Blair Meets with Sinn Fein at Belfast in Historic TalksBy Dan Balz
The Washington Post
Prime Minister Tony Blair held historic talks with Sinn Fein leader Gerry Adams on Monday in the first meeting between a British prime minister and an Irish republican leader since Ireland was partitioned in 1921.
The meeting was designed to push forward fragile peace negotiations intended to end three decades of violent conflict between Northern Ireland's Protestant majority and a Catholic minority, many of whom want to reunite with the Irish Republic. But in a measure of the difficulty ahead, Blair, after the talks, faced furious Protestant demonstrators who jostled him and called him a traitor for meeting and shaking hands with Adams.
Blair, who is gambling his intervention can help produce a settlement, declared "genuine progress is being made" at the negotiating table. But his day-long visit to Northern Ireland underscored not only the sense of hopefulness that talks can produce a permanent, political settlement, but also the mutual hatred and suspicion that remain, which many fear could derail negotiations.
In deference to the feelings of Protestants and those supporting continued union with Britain, Blair's handshake with Adams took place out of view of the television camera crews and photographers camped outside the drab government building where negotiations are being held.
The meeting with Sinn Fein, the legal political arm of the outlawed Irish Republican Army, lasted a little more than 15 minutes. It was one of a series of brief sessions Blair conducted with representatives of all sides involved in the multiparty talks.
The prime minister said he stressed the importance of all parties committing themselves to principles of nonviolence and democracy and to giving the people of the region the final say in any negotiated settlement. Those principles are "the passport to being part of building the future of Northern Ireland," he said. Anyone who violates them "will not be in the talks process."
Blair, who was photographed at other stops during the day shaking hands with other participants in the talks, played down the significance of the handshake with Adams. "I treated Gerry Adams and the members of Sinn Fein in the same way that I treat any human being," he said. "What is important about the situation here in Northern Ireland is that we do actually treat each other as human beings."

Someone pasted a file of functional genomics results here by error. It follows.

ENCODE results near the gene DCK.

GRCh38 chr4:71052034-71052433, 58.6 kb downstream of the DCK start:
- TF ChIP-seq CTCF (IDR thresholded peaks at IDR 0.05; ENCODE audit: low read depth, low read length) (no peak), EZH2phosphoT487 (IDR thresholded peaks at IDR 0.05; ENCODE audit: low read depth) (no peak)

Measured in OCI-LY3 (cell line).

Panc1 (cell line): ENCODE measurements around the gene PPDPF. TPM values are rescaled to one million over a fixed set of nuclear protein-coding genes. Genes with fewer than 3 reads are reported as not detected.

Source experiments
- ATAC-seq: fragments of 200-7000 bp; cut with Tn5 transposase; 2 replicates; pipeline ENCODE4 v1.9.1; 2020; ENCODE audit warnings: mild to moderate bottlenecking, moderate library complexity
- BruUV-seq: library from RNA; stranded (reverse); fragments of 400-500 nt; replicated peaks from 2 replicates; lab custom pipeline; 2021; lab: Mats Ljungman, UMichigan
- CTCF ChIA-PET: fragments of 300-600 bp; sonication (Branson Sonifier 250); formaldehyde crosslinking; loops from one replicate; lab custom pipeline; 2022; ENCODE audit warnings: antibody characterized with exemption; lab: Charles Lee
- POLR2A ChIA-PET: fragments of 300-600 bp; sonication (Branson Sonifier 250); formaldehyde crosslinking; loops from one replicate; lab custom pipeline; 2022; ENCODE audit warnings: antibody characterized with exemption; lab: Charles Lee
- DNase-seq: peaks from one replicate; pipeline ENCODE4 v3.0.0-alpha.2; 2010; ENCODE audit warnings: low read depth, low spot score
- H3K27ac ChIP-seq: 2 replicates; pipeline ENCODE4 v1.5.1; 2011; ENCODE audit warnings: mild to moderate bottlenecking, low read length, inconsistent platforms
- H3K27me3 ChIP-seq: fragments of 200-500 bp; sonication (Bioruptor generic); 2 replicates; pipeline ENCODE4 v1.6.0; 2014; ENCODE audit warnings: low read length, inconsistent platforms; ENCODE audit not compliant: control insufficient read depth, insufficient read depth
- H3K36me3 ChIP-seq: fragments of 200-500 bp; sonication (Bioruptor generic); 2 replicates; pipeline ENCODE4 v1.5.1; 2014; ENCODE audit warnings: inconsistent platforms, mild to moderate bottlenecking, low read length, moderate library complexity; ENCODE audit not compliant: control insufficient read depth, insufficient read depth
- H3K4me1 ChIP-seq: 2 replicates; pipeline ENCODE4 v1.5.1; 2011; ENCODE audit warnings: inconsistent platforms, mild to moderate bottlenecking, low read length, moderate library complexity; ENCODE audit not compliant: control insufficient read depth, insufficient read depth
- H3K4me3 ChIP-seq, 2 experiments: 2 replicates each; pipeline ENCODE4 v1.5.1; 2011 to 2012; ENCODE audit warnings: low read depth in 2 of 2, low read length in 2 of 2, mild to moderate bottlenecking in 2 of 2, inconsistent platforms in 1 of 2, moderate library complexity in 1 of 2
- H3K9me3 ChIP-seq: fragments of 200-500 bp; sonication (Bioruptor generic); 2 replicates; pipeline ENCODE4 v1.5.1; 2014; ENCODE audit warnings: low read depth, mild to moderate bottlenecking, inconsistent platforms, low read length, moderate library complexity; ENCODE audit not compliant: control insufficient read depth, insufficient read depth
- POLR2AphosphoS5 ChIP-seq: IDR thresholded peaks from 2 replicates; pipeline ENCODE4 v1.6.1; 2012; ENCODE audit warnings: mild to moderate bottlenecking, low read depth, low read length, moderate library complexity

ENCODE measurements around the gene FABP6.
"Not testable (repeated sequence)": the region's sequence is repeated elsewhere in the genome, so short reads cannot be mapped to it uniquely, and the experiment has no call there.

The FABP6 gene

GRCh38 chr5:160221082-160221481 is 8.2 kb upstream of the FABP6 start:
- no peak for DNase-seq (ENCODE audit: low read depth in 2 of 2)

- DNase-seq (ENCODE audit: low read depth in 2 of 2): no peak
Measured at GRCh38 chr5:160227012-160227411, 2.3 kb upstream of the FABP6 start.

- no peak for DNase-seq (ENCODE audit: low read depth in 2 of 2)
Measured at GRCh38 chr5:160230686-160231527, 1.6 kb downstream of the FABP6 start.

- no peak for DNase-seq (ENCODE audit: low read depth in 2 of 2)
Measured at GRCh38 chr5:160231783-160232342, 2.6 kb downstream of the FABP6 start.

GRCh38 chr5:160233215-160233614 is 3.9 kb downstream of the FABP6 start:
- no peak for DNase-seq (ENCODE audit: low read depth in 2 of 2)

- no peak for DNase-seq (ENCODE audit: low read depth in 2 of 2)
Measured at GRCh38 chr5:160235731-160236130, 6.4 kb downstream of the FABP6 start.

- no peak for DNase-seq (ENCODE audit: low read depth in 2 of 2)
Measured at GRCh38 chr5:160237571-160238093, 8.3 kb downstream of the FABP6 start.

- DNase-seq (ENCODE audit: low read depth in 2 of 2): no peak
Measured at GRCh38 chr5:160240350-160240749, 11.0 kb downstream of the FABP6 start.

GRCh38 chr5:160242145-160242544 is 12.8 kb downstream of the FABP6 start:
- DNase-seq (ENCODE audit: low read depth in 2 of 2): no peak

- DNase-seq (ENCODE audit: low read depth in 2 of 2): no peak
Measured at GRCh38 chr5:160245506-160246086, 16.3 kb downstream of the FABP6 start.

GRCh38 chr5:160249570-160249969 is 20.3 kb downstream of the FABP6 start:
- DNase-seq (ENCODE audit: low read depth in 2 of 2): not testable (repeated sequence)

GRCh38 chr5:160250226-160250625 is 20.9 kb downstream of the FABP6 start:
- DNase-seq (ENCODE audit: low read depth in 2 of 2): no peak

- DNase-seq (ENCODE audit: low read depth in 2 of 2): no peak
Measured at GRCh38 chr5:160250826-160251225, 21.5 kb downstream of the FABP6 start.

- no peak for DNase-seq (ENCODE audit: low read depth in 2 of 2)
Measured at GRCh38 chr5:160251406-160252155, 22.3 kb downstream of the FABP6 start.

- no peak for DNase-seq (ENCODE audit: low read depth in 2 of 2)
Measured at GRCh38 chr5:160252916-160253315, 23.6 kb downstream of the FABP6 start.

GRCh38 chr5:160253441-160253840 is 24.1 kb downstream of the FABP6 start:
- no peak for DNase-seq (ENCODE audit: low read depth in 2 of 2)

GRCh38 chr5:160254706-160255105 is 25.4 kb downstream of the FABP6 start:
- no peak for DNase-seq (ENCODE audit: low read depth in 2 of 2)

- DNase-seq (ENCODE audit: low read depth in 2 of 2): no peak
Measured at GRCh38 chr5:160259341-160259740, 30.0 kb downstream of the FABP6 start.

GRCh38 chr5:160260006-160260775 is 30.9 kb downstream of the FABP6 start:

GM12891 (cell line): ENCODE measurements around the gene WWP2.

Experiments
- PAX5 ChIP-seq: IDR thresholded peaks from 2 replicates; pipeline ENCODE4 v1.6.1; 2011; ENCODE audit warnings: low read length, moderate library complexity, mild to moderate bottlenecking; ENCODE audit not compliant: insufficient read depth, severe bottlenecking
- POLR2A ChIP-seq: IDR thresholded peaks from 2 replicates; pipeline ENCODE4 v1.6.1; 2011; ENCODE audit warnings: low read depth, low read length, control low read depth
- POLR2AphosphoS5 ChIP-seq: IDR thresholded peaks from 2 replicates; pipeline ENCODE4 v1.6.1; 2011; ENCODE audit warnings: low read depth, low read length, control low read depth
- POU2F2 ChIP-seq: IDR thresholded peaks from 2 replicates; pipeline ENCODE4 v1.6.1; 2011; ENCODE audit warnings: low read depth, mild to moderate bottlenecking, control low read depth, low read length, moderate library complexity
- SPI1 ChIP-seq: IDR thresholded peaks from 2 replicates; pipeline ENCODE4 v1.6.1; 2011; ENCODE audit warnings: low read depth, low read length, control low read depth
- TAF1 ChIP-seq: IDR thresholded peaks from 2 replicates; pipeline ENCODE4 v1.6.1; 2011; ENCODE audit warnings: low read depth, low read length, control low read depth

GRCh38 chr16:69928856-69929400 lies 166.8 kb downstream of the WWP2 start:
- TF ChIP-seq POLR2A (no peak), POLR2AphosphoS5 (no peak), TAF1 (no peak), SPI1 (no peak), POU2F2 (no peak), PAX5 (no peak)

Adams praised Blair as "a man who certainly recognizes that this is an historic opportunity," and said he emphasized to the prime minister Sinn Fein's goal of producing a united Ireland.
"We want him to be the prime minister who brings that about," Adams said. "I said to him, we want him to be the last British prime minister with jurisdiction in Ireland."
About the time Adams was concluding his briefing of reporters on the meeting with Blair, the prime minister was facing a backlash by a group of angry protesters during a brief walking tour of a shopping center in a Protestant section of Belfast.
Protesters pushed and shoved at Blair and screamed abuse, accusing him of having "blood on his hands" for meeting with Adams. As his small security contingent struggled to help him through the crowd, other demonstrators waved the Union Jack and yelled "traitor!" One woman yelled, "You are contaminated! I'll not shake hands with you!"
Blair was taken into a bank building briefly, but the protesters, estimated at about 100, continued to pursue him and yell as he emerged to complete his walk, surrounded by police officers. Blair maintained a tight smile.
In his private meeting with Adams, Blair reportedly told the Sinn Fein leader the participants in the talks had a historic opportunity to bring about peace in Northern Ireland. "If we don't seize it now, we may not see it again in my lifetime," he told Adams, according to a Downing Street official.